The Eiffel Tower is the most recognizable architectural landmark of Paris, world-famous as a symbol of France, named after its designer Gustav Eiffel and a place of pilgrimage for tourists. The designer himself called it simply – the 300-meter tower!
In 2006, the tower was visited by 6,719,200 people, and in its entire history – over 250 million people, which makes the tower the most visited landmark in the world. The Eiffel Tower in Paris was conceived as a temporary structure – it served as the entrance arch of the Paris World Exhibition in 1889. From the demolition planned 20 years after the exhibition, the tower was saved by radio antennas installed at the very top — this was the era of the introduction of radio.
If we talk about where the Eiffel Tower is located specifically, then it stands on the Champ de Mars, opposite the Jena Bridge over the River Seine.
The question of how to get to the Eiffel Tower is also very simple: you need to focus on the Bir-Hakeim station of line 6 of the Paris Metro. Another option is the Trocadero station of line 9. Bus routes with access to the Eiffel Tower: 42, 69, 72, 82 and 87.
Eiffel Tower Height
The height of the Eiffel Tower in the spire is 324 meters (2000). For over 40 years, the Eiffel Tower has been the tallest structure in the world, almost 2 times higher than the tallest buildings in the world of that time – the Pyramid of Cheops (137 m), Cologne (156 m) and Ulm Cathedral (161 m) – until 1930 Chrysler Building in New York has not surpassed it.
Throughout its history, the tower has repeatedly changed the color of its painting – from yellow to red-brown. For the past decades, the Eiffel Tower has always been painted in “brown-eiffel” – an officially patented color close to the natural shade of bronze, which is barely visible on the night photos of the Eiffel Tower.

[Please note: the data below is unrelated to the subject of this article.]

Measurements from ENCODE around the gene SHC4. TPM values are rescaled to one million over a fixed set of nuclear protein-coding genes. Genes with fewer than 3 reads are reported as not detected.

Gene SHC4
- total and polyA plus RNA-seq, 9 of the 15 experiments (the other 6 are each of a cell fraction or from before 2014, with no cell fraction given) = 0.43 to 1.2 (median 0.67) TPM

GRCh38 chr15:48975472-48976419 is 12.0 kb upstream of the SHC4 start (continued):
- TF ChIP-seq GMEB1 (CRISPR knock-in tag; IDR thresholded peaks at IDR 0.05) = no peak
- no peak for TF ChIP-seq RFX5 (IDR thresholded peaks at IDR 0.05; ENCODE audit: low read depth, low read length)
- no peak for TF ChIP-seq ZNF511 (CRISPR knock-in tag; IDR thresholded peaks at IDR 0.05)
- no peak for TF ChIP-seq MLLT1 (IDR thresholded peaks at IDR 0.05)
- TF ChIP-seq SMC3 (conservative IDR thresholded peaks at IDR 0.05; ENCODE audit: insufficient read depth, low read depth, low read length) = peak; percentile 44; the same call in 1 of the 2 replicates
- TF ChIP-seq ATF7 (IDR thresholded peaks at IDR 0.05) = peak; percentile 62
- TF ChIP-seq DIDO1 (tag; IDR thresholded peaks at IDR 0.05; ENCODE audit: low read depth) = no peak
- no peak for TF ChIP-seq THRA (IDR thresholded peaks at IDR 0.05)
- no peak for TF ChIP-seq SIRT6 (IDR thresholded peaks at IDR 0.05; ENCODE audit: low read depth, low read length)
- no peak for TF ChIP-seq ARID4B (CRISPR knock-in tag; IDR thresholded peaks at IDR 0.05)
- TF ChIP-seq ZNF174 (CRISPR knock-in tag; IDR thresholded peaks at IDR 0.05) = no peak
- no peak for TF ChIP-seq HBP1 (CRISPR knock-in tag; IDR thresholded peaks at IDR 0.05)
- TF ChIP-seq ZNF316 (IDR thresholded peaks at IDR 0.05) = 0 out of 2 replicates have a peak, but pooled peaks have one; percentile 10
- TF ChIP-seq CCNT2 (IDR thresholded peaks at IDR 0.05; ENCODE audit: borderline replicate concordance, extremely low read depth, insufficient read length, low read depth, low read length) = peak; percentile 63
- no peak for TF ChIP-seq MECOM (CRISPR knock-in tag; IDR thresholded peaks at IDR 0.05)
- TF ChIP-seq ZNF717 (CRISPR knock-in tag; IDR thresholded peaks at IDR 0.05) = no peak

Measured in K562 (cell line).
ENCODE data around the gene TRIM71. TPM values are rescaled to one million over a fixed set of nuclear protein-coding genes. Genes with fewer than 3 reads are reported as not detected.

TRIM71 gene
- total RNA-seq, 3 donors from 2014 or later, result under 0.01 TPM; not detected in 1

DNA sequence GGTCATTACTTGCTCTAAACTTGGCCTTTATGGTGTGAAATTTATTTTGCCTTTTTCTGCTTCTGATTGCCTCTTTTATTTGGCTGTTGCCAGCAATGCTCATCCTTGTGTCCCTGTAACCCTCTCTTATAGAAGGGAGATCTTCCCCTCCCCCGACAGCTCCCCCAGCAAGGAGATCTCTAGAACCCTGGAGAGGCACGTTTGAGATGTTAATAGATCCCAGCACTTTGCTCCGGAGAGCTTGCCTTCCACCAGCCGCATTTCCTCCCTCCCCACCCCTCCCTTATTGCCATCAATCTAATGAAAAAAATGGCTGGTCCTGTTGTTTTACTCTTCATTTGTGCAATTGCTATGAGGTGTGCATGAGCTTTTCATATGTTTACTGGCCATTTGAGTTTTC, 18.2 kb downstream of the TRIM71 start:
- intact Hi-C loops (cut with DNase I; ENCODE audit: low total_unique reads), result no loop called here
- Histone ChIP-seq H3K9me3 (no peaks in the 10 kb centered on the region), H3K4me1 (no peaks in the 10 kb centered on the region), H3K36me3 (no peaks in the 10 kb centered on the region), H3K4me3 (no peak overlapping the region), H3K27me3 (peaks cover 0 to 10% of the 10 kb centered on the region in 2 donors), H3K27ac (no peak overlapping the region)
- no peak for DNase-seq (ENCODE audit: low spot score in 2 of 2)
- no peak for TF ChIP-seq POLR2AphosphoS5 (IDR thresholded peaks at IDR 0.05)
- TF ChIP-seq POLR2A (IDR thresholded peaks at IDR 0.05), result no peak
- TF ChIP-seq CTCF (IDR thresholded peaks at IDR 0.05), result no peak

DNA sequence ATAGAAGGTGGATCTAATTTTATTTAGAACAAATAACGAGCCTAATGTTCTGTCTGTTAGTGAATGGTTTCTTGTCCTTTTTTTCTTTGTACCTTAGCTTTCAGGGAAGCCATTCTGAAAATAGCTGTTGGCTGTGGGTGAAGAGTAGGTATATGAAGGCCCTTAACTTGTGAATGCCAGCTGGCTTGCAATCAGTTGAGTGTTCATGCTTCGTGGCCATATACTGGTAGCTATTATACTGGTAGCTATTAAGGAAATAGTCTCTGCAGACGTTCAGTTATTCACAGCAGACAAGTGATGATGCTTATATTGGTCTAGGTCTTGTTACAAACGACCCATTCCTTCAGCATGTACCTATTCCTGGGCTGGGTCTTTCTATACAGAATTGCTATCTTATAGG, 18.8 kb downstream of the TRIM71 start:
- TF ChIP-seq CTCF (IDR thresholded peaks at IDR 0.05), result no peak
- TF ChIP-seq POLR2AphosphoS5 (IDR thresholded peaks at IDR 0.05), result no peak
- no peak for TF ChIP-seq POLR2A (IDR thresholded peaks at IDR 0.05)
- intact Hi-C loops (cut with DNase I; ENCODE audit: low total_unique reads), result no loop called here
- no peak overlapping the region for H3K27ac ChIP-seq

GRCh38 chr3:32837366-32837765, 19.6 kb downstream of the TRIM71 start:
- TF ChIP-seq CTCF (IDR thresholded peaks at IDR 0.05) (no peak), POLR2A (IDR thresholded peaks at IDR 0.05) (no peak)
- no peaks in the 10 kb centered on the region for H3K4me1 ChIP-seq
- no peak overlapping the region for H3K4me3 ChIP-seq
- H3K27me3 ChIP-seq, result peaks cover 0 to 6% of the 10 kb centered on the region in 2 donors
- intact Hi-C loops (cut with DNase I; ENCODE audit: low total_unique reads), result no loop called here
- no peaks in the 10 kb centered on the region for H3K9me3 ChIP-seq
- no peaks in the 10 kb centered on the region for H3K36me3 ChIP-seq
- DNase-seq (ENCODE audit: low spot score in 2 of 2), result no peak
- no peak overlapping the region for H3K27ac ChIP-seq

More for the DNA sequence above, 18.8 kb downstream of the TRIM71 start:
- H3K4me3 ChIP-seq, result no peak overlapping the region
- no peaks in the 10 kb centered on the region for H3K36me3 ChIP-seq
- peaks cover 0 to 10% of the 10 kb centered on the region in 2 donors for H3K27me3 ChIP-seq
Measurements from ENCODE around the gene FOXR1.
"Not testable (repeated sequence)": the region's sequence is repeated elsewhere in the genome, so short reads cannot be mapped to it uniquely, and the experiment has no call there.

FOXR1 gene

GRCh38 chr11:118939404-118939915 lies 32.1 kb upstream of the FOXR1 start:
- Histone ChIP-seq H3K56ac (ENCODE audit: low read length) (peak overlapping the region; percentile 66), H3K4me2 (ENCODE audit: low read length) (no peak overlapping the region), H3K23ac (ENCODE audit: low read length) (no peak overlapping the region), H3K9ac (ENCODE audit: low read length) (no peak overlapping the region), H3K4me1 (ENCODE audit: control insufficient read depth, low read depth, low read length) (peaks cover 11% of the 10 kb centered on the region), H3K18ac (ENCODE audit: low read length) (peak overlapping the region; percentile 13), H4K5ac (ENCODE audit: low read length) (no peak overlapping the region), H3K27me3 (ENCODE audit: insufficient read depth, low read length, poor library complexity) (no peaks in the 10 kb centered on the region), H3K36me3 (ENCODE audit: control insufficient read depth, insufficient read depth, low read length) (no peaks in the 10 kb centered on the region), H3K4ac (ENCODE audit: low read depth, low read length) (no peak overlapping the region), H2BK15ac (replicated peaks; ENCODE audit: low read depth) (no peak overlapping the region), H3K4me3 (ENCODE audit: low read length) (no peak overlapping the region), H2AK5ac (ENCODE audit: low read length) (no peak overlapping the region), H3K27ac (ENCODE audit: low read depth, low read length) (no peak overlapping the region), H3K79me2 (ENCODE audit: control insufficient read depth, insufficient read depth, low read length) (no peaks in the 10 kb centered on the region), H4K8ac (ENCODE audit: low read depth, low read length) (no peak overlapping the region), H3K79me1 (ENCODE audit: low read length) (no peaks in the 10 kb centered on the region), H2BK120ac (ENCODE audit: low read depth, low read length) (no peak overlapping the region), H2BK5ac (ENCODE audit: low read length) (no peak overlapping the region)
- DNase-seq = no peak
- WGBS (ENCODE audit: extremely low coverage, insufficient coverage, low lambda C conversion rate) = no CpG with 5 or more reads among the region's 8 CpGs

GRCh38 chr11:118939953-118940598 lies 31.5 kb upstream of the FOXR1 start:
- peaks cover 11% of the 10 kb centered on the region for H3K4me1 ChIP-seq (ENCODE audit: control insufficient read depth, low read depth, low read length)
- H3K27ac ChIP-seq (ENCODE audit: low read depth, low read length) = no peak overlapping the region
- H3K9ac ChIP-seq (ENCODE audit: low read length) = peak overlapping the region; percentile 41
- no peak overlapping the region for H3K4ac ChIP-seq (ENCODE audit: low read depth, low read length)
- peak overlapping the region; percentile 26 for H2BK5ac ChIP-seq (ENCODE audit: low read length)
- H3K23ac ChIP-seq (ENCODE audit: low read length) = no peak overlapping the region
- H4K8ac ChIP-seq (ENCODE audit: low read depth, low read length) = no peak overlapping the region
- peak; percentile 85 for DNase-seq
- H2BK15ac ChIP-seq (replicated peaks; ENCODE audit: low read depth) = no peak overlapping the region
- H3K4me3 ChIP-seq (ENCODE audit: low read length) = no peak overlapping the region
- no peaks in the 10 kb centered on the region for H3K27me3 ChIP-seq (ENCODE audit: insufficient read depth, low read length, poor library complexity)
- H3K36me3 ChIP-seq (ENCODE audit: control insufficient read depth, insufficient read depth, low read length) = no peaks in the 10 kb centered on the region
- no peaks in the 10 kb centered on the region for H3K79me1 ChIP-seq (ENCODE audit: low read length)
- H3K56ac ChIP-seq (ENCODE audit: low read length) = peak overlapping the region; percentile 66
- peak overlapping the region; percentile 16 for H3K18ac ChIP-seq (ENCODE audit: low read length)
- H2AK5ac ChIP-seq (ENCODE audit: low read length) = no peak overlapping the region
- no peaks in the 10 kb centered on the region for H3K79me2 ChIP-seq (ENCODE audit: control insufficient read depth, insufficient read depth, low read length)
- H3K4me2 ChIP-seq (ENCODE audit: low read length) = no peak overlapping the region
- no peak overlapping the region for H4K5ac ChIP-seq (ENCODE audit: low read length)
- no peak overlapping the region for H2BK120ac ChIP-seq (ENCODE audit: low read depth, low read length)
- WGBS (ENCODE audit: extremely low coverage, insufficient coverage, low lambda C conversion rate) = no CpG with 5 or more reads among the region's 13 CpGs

The Eiffel Tower was created specifically for the World Exhibition of 1889, which was organized by the authorities for the centenary of the French Revolution. The famous engineer Gustave Eiffel submitted to the administration of Paris his project of a 300-meter iron tower, which he did not actually deal with. September 18, 1884 Gustav Eiffel gets a joint patent with his employees for the project, and later buys out the exclusive right from them.
On May 1, 1886, a general competition of architectural and engineering projects for the future World Exhibition was opened, in which 107 applicants took part. Under consideration were various extravagant ideas, among them, for example, the giant guillotine, which was supposed to remind of the French revolution of 1789. The Eiffel project becomes one of the 4th winners and then the engineer makes final changes to it, finding a compromise between the original purely engineering design scheme and the decorative option.
If you wish, you can see in real time what is happening around the main sights of Paris. The Eiffel Tower and Paris webcams are not as popular and developed as in New York, so they offer only a limited view of the tower. Look at the Eiffel Tower online here.